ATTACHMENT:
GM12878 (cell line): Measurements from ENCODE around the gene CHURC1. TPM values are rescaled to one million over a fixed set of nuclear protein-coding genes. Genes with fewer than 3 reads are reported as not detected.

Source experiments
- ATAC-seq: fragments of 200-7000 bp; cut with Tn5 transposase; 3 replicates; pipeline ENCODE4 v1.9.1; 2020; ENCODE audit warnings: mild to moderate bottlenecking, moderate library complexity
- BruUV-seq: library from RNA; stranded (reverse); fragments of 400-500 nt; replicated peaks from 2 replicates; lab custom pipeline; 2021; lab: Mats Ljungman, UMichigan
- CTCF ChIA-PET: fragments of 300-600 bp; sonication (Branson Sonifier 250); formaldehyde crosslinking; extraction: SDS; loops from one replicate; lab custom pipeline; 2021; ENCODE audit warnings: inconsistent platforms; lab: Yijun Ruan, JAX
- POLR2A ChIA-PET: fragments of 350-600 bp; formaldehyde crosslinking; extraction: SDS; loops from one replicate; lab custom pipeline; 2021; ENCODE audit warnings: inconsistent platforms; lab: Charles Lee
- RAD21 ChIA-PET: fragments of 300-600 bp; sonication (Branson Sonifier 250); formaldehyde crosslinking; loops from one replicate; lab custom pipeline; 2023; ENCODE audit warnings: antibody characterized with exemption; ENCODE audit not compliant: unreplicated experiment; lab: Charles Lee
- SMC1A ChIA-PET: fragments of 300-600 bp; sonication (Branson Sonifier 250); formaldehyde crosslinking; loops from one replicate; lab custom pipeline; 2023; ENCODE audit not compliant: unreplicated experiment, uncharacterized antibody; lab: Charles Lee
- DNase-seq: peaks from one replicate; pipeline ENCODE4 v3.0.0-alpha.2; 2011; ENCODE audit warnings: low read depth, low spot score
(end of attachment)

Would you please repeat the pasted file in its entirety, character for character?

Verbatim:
GM12878 (cell line): Measurements from ENCODE around the gene CHURC1. TPM values are rescaled to one million over a fixed set of nuclear protein-coding genes. Genes with fewer than 3 reads are reported as not detected.

Source experiments
- ATAC-seq: fragments of 200-7000 bp; cut with Tn5 transposase; 3 replicates; pipeline ENCODE4 v1.9.1; 2020; ENCODE audit warnings: mild to moderate bottlenecking, moderate library complexity
- BruUV-seq: library from RNA; stranded (reverse); fragments of 400-500 nt; replicated peaks from 2 replicates; lab custom pipeline; 2021; lab: Mats Ljungman, UMichigan
- CTCF ChIA-PET: fragments of 300-600 bp; sonication (Branson Sonifier 250); formaldehyde crosslinking; extraction: SDS; loops from one replicate; lab custom pipeline; 2021; ENCODE audit warnings: inconsistent platforms; lab: Yijun Ruan, JAX
- POLR2A ChIA-PET: fragments of 350-600 bp; formaldehyde crosslinking; extraction: SDS; loops from one replicate; lab custom pipeline; 2021; ENCODE audit warnings: inconsistent platforms; lab: Charles Lee
- RAD21 ChIA-PET: fragments of 300-600 bp; sonication (Branson Sonifier 250); formaldehyde crosslinking; loops from one replicate; lab custom pipeline; 2023; ENCODE audit warnings: antibody characterized with exemption; ENCODE audit not compliant: unreplicated experiment; lab: Charles Lee
- SMC1A ChIA-PET: fragments of 300-600 bp; sonication (Branson Sonifier 250); formaldehyde crosslinking; loops from one replicate; lab custom pipeline; 2023; ENCODE audit not compliant: unreplicated experiment, uncharacterized antibody; lab: Charles Lee
- DNase-seq: peaks from one replicate; pipeline ENCODE4 v3.0.0-alpha.2; 2011; ENCODE audit warnings: low read depth, low spot score